The "iconic" piano which John Lennon used to write the song Imagine is to go on display to mark his 80th birthday.
The piano, which singer George Michael bought in 2000, will be at Liverpool's Strawberry Field from Friday.
The site was chosen due to its links to The Beatles's song Strawberry Fields Forever and Lennon's childhood home in nearby Menlove Avenue.
A spokesman for George Michael's estate said it was hoped it would be "a source of hope and inspiration" to visitors.
Lennon, who was killed by gunman Mark Chapman in December 1980, bought the piano in December 1970 and had it delivered to studios at his home in Tittenhurst Park, Berkshire.
He composed and recorded Imagine on it the following year, and was filmed playing the song on it for the first time to wife Yoko Ono and the Plastic Ono band.
The song went on to become the best-selling single of his solo career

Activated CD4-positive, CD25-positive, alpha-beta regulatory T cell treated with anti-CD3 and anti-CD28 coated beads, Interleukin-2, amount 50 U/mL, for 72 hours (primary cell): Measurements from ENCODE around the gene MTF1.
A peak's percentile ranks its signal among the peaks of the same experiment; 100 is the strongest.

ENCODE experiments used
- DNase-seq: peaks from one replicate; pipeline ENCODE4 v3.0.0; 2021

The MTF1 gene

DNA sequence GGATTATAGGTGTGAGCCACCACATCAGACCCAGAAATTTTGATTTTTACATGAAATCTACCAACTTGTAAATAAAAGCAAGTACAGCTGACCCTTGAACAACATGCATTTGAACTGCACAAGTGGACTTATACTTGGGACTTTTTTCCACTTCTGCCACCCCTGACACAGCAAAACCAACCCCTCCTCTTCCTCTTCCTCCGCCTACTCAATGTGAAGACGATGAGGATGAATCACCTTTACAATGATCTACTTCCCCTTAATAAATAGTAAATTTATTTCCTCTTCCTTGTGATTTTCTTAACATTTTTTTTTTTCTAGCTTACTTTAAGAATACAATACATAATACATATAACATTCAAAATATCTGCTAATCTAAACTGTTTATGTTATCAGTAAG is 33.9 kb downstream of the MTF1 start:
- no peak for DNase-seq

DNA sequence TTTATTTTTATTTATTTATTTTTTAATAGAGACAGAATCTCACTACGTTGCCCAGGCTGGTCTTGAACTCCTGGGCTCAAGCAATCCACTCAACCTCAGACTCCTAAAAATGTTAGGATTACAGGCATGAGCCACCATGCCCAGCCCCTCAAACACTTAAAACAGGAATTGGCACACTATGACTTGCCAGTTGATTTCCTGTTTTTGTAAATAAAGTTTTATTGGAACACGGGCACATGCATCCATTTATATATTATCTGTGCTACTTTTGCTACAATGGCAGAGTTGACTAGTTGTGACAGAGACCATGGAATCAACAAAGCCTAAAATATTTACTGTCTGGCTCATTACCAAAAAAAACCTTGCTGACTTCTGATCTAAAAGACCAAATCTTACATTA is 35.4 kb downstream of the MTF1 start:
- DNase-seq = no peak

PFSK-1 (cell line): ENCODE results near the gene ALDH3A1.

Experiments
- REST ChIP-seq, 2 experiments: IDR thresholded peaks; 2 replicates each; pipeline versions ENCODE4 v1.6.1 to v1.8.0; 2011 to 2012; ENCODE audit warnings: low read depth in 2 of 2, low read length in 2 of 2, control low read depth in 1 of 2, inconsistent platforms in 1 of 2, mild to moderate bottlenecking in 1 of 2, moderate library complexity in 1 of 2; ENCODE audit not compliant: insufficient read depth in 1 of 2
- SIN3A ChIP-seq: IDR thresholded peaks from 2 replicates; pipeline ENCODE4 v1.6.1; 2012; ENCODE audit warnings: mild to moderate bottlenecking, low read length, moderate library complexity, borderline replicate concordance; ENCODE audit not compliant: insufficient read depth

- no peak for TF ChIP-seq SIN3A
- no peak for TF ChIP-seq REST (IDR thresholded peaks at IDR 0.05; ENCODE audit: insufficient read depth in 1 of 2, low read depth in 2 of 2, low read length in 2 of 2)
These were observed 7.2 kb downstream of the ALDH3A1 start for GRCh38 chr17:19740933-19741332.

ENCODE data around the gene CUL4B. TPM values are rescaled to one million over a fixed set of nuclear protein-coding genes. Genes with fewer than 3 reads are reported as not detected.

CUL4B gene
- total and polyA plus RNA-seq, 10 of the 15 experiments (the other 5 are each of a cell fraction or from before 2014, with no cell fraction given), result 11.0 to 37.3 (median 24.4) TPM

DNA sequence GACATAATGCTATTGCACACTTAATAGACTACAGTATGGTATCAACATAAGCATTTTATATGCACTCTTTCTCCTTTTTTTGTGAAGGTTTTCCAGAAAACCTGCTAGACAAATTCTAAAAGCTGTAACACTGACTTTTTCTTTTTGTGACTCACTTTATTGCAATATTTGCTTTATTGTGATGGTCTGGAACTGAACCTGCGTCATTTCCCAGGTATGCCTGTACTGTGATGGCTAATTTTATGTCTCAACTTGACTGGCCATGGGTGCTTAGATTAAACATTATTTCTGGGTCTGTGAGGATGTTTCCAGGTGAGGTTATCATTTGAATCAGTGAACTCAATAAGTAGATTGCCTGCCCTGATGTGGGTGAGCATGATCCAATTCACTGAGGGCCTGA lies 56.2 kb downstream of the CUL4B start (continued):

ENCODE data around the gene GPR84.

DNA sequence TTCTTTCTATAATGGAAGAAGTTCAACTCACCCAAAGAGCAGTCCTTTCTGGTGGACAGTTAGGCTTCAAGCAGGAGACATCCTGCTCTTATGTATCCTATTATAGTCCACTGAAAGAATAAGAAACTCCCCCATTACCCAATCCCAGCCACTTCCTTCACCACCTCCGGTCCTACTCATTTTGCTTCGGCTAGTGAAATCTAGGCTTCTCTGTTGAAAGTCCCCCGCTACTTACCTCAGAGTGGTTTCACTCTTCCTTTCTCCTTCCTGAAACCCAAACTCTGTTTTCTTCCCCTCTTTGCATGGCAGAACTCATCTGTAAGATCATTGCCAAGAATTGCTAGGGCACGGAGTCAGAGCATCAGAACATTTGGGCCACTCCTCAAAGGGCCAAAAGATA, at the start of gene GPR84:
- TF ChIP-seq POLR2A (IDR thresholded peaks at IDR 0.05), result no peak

George Michael, who died on Christmas Day in 2016, bought the instrument for £1.45m at auction in 2000 and went on to compose his own music using it, including the title track of his 2004 album Patience.
At the time of the purchase, he declared that it was his intention to eventually let it be enjoyed by the people of Liverpool, as he said it was "not the type of thing that should be in storage somewhere or being protected, it should be seen by people".
The spokesman for his estate said the "loan of the iconic piano" to Strawberry Field was "just the type of association that George would have wanted for this unique piece".
"We know that the piano will be a source of hope and inspiration to all who come to see it," he added.
Strawberry Field, which was once a children's home, opened as a tourist attraction and youth centre in September 2019.
Lennon's sister Julia Baird, the honorary president of the site, said it was "fitting" the Steinway Model Z would join the centre's permanent Beatles exhibition.
"Strawberry Field played a pivotal role in the John's childhood as one of the first places that sparked his young imagination whilst living on Menlove Avenue," she said.
She added that bringing his piano to the site to mark his 80th birthday was a "wonderful gesture" which would "bring joy to the hundreds of thousands of people who visit Liverpool every year to get closer to the history of The Beatles and John's legacy".